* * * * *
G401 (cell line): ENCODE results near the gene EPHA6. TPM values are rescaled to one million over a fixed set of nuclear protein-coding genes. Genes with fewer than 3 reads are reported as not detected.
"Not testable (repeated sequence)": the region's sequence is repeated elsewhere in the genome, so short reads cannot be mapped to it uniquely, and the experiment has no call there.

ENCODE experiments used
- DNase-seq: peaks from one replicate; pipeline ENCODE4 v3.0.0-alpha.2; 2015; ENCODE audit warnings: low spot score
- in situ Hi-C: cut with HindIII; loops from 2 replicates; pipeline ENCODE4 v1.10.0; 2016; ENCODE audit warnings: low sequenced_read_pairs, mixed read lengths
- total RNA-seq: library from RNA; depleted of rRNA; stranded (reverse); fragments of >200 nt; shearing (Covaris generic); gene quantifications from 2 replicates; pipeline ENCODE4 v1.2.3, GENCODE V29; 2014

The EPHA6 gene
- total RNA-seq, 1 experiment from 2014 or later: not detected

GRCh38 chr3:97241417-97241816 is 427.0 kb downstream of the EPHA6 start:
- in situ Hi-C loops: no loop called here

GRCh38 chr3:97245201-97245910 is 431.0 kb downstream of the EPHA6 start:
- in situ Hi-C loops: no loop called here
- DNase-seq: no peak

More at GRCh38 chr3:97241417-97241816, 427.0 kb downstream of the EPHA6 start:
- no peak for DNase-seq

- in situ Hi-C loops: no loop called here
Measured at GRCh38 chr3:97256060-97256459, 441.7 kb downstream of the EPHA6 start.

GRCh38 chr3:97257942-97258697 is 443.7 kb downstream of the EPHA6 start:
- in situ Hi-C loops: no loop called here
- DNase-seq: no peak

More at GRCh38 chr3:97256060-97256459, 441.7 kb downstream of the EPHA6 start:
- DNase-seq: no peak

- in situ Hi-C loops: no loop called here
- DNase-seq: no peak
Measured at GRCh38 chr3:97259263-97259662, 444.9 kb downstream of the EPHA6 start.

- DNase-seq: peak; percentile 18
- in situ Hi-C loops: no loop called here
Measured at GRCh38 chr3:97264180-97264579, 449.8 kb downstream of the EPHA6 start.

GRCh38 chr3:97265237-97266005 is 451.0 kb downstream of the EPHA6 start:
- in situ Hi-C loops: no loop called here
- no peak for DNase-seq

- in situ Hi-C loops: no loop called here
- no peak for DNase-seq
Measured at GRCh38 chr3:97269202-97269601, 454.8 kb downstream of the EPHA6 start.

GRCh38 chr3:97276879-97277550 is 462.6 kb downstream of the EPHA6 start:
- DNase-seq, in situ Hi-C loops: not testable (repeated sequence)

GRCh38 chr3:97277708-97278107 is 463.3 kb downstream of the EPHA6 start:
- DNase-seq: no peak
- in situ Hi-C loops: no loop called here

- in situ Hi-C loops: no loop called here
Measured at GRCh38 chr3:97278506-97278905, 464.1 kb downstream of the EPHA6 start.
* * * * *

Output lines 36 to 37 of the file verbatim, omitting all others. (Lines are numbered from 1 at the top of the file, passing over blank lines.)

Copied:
- DNase-seq, in situ Hi-C loops: not testable (repeated sequence)

GRCh38 chr3:97277708-97278107 is 463.3 kb downstream of the EPHA6 start: